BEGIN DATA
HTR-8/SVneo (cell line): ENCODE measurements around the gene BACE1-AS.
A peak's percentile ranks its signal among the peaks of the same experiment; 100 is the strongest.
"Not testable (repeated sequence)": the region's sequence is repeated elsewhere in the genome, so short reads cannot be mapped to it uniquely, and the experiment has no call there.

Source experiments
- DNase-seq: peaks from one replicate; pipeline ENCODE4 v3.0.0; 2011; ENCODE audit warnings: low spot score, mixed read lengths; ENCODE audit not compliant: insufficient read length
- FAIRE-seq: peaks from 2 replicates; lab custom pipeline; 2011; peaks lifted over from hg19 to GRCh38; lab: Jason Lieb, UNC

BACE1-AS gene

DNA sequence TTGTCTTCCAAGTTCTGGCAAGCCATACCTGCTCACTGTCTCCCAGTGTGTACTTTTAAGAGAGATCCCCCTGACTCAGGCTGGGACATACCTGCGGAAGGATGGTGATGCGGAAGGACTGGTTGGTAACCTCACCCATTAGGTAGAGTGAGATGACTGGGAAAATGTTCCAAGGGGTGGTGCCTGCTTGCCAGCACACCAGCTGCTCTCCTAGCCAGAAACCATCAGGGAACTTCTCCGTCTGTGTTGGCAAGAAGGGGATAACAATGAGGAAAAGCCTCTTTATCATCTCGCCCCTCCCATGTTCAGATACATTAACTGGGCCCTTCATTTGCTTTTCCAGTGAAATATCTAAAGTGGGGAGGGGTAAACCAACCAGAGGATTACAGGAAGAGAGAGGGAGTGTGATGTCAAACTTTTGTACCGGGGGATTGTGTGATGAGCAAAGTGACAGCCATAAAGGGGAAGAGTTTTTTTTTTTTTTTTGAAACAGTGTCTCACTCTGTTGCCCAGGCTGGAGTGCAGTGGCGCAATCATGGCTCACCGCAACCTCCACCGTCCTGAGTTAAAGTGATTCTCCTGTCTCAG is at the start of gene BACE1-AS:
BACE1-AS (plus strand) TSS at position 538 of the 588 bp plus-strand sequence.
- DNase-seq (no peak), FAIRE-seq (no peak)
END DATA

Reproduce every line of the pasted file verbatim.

HTR-8/SVneo (cell line): ENCODE measurements around the gene BACE1-AS.
A peak's percentile ranks its signal among the peaks of the same experiment; 100 is the strongest.
"Not testable (repeated sequence)": the region's sequence is repeated elsewhere in the genome, so short reads cannot be mapped to it uniquely, and the experiment has no call there.

Source experiments
- DNase-seq: peaks from one replicate; pipeline ENCODE4 v3.0.0; 2011; ENCODE audit warnings: low spot score, mixed read lengths; ENCODE audit not compliant: insufficient read length
- FAIRE-seq: peaks from 2 replicates; lab custom pipeline; 2011; peaks lifted over from hg19 to GRCh38; lab: Jason Lieb, UNC

BACE1-AS gene

DNA sequence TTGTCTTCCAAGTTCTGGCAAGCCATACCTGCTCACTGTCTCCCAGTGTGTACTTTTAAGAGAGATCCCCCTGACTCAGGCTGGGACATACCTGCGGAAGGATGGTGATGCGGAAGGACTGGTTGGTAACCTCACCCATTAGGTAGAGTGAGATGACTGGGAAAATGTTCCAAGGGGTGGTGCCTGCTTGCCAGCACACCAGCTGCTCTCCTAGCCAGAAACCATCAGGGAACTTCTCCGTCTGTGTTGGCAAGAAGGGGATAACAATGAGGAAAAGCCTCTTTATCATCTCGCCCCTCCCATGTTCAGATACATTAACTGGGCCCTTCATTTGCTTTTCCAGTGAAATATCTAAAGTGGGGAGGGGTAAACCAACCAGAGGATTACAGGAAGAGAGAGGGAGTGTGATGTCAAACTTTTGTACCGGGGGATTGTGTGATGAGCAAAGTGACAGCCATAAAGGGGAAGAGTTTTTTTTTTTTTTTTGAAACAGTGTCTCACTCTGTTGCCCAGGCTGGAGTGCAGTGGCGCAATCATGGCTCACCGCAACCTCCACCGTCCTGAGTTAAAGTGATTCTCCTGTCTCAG is at the start of gene BACE1-AS:
BACE1-AS (plus strand) TSS at position 538 of the 588 bp plus-strand sequence.
- DNase-seq (no peak), FAIRE-seq (no peak)